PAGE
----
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    Forest management operations have the greatest potential to reduce soil productivity through altered soil fertility and air/water balance, which are most affected by organic matter removal and compaction, respectively. The objectives of this study were to assess the early growth response to compaction, organic matter removal, and weed control on the ten locations of the Long-Term Soil Productivity study on the Kisatchie, DeSoto, and Davy Crockett National Forests (Louisiana, Mississippi, and Texas). Three levels of compaction (none, moderate, severe) and three levels of organic matter removal (stem only, whole tree, and whole tree plus forest floor) were applied in a factorial design at each site, and half of each treatment plot was kept free from interspecies competition with herbicides. Soil compaction had no negative impacts on tree growth at ten years; most sites responded positively to compaction due to the reduction of shrub understory competition. Removing more organic matter than the stems reduced stand volume on eight of the ten sites by more than 15 percent. This study indicates that harvesting operations that remove tree branches and foliage, and site preparation operations that remove the forest floor, such as site preparation burns, can have negative impacts on long-term soil productivity.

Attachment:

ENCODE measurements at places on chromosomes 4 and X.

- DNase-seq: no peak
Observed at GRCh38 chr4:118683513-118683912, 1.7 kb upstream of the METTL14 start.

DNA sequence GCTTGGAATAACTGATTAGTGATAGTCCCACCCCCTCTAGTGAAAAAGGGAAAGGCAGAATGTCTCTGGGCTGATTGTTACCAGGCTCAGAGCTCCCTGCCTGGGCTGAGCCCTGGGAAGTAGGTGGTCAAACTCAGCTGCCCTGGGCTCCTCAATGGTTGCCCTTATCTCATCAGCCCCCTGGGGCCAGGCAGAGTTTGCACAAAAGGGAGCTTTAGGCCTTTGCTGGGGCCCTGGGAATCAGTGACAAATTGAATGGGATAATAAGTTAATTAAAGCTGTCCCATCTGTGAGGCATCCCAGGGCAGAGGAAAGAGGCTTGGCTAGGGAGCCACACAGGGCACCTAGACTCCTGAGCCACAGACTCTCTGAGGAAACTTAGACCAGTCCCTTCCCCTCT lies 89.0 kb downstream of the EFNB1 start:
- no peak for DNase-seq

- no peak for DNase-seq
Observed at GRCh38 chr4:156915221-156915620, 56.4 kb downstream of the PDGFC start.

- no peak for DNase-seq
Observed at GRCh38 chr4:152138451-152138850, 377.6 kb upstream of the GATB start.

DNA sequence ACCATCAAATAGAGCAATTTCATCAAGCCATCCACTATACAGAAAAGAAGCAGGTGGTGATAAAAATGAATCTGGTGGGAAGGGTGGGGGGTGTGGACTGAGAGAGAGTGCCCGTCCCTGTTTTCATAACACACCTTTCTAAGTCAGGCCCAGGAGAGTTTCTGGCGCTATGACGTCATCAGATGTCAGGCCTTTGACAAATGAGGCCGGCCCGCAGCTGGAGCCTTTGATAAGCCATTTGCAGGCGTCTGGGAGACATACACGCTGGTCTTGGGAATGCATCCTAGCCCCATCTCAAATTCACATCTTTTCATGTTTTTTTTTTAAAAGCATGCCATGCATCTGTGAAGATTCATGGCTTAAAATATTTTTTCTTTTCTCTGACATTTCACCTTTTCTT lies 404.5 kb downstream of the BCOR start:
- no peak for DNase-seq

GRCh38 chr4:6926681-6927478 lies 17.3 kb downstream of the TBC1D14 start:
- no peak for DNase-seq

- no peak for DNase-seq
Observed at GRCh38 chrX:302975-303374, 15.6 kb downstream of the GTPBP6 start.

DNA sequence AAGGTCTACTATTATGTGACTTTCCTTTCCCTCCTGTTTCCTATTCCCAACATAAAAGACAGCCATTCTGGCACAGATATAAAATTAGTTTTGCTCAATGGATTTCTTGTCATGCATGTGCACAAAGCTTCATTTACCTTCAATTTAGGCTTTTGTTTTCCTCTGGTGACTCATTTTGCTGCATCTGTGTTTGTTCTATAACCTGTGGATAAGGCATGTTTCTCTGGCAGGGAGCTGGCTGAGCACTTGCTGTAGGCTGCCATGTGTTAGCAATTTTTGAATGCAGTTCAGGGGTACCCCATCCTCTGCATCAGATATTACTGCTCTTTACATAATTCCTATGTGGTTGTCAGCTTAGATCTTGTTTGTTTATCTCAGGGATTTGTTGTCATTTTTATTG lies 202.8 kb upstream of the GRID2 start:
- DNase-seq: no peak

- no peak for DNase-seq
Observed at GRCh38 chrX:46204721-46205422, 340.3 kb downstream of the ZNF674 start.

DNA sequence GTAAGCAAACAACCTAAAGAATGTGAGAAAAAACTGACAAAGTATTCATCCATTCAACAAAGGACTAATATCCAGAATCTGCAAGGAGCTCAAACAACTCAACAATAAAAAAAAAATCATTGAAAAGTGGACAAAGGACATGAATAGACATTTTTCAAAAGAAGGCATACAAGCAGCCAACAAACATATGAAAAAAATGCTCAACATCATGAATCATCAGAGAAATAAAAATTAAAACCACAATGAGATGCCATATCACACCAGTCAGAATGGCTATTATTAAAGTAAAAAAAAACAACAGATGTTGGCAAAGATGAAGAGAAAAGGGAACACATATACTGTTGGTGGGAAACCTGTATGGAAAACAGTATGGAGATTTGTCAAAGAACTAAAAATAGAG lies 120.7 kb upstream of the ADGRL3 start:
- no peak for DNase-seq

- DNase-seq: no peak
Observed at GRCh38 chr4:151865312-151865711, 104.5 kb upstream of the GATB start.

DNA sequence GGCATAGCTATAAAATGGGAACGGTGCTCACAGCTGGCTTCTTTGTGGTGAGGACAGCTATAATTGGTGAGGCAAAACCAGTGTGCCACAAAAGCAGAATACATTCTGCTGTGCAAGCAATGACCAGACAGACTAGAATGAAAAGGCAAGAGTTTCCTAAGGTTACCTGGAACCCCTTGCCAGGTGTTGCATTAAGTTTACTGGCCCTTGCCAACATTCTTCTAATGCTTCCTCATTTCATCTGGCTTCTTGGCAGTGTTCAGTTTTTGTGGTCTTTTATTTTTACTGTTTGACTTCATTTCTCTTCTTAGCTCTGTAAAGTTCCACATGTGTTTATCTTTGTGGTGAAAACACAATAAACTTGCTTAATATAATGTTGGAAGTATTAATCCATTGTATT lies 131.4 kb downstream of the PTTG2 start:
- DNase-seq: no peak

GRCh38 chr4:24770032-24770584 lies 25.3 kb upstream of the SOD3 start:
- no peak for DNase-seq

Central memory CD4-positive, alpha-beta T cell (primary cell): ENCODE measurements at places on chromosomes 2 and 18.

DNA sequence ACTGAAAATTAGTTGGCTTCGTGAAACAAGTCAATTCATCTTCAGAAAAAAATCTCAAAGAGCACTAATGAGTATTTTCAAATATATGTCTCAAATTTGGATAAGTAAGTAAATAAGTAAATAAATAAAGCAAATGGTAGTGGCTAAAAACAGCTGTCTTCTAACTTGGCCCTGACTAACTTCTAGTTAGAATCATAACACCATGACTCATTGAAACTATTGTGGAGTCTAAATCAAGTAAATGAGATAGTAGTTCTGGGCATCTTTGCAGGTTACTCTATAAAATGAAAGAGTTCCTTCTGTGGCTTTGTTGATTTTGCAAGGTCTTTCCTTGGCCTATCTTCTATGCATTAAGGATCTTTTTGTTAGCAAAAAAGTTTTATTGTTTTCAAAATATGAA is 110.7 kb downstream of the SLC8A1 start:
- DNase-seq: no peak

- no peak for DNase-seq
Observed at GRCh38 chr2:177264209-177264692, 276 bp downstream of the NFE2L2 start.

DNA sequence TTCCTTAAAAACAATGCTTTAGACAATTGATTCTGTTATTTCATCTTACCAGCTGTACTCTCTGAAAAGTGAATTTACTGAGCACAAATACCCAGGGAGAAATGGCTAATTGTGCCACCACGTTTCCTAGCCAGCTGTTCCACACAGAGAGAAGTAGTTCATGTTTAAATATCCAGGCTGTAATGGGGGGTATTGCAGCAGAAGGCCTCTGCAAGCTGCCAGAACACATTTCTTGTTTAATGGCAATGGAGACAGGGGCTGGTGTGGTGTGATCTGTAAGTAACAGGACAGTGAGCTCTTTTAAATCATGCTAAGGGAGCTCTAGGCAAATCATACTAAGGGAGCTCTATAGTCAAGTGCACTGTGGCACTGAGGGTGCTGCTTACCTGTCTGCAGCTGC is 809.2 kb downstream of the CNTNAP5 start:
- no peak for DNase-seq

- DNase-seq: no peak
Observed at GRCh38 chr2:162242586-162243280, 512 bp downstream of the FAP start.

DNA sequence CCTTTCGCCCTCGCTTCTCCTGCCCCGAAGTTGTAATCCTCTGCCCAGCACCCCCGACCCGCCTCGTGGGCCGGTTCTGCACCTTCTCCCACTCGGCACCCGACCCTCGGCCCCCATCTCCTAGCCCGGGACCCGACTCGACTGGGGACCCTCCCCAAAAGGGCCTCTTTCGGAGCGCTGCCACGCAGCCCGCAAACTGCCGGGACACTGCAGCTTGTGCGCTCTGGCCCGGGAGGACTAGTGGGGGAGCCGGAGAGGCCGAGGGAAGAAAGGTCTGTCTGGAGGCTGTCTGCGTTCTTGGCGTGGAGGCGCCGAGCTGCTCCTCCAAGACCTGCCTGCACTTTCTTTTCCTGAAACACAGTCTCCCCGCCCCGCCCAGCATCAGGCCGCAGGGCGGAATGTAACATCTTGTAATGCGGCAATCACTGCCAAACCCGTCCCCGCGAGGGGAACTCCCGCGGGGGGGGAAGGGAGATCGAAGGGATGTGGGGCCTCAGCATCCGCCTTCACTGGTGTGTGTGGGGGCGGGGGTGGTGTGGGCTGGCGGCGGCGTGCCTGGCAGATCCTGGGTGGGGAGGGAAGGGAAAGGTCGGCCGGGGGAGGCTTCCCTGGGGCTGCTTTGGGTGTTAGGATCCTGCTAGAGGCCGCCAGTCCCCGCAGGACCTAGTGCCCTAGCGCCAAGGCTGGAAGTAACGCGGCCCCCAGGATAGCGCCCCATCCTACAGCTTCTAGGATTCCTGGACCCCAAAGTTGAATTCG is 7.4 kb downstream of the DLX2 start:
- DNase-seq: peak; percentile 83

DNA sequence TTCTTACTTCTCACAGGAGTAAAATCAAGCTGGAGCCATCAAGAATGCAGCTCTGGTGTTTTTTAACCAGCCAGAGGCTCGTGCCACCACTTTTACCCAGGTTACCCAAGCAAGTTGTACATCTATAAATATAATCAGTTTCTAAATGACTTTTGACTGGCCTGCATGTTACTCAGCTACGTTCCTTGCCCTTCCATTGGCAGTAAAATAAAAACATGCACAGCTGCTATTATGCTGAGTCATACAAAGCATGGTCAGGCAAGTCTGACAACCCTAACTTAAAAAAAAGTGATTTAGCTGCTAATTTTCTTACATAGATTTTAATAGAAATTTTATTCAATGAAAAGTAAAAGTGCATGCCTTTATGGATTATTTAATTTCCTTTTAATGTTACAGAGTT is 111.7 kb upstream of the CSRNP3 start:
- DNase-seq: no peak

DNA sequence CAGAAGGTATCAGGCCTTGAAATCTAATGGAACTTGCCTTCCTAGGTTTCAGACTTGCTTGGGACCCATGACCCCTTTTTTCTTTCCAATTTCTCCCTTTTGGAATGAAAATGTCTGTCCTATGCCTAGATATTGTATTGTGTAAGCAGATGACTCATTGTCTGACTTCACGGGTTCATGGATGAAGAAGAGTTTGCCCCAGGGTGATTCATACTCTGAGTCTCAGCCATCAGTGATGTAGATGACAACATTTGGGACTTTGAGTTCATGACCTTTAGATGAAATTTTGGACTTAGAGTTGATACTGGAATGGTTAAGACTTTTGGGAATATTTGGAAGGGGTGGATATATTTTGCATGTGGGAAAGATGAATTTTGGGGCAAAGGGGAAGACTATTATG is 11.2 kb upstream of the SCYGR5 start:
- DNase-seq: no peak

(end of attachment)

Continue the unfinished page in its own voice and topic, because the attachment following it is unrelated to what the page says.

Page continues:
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    Scott, D. Andrew; Novosad, John; Golddsmith, Gala. 2007. Ten-year results from the North American long-term soil productivity study in the Western Gulf Coastal Plain. Advancing the fundamental sciences: proceedings of the Forest Service national earth sciences conference: 331-340


    long-term productivity, soil compaction, nutrients, forest practices, guidelines for management, monitoring, vegetation management, loblolly pine, Pinus taeda L.

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